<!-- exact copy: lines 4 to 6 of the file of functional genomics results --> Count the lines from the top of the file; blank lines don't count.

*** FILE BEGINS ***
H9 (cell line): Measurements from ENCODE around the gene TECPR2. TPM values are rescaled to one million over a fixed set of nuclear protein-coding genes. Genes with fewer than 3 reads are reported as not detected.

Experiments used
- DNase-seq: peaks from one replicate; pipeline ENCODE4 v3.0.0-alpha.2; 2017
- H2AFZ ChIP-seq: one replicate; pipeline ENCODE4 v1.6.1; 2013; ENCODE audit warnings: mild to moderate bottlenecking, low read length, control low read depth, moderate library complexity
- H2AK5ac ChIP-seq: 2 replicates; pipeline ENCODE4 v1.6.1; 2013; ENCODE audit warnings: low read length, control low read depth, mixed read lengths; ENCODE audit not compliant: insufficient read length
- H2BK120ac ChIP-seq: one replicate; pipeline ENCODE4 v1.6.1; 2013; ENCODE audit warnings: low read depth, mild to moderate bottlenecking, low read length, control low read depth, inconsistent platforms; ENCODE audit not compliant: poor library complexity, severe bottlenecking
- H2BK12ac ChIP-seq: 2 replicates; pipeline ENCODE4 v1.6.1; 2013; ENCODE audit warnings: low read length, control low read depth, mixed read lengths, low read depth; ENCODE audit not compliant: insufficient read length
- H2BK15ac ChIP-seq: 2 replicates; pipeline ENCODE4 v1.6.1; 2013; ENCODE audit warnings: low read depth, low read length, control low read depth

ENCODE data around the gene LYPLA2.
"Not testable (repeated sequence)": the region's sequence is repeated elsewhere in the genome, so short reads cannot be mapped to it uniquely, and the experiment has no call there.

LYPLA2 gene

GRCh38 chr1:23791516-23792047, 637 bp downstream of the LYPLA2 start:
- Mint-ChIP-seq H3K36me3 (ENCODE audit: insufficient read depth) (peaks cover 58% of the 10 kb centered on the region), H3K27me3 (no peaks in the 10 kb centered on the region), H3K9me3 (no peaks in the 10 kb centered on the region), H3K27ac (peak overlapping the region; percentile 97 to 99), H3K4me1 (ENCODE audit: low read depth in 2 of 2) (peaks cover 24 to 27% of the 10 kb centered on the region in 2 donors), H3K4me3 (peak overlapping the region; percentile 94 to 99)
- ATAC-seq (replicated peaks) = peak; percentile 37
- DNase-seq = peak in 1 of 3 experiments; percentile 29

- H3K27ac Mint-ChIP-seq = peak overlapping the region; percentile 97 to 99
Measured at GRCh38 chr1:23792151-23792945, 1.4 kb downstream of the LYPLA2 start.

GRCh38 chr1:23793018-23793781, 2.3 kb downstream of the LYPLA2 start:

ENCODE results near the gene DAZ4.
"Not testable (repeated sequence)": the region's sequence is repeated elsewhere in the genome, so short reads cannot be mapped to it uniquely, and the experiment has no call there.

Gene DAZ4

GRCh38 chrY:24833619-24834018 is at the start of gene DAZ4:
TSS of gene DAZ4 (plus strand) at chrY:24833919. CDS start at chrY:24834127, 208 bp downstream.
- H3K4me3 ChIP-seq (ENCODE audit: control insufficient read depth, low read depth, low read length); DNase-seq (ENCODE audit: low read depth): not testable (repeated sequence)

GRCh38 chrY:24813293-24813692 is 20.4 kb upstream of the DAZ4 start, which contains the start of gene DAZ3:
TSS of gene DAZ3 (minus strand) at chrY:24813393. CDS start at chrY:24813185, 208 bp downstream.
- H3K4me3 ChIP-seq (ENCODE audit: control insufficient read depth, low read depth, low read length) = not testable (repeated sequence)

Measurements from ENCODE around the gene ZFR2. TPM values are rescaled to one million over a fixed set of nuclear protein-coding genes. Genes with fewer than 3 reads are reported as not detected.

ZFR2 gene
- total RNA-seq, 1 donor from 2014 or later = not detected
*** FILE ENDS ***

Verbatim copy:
- H2AFZ ChIP-seq: one replicate; pipeline ENCODE4 v1.6.1; 2013; ENCODE audit warnings: mild to moderate bottlenecking, low read length, control low read depth, moderate library complexity
- H2AK5ac ChIP-seq: 2 replicates; pipeline ENCODE4 v1.6.1; 2013; ENCODE audit warnings: low read length, control low read depth, mixed read lengths; ENCODE audit not compliant: insufficient read length
- H2BK120ac ChIP-seq: one replicate; pipeline ENCODE4 v1.6.1; 2013; ENCODE audit warnings: low read depth, mild to moderate bottlenecking, low read length, control low read depth, inconsistent platforms; ENCODE audit not compliant: poor library complexity, severe bottlenecking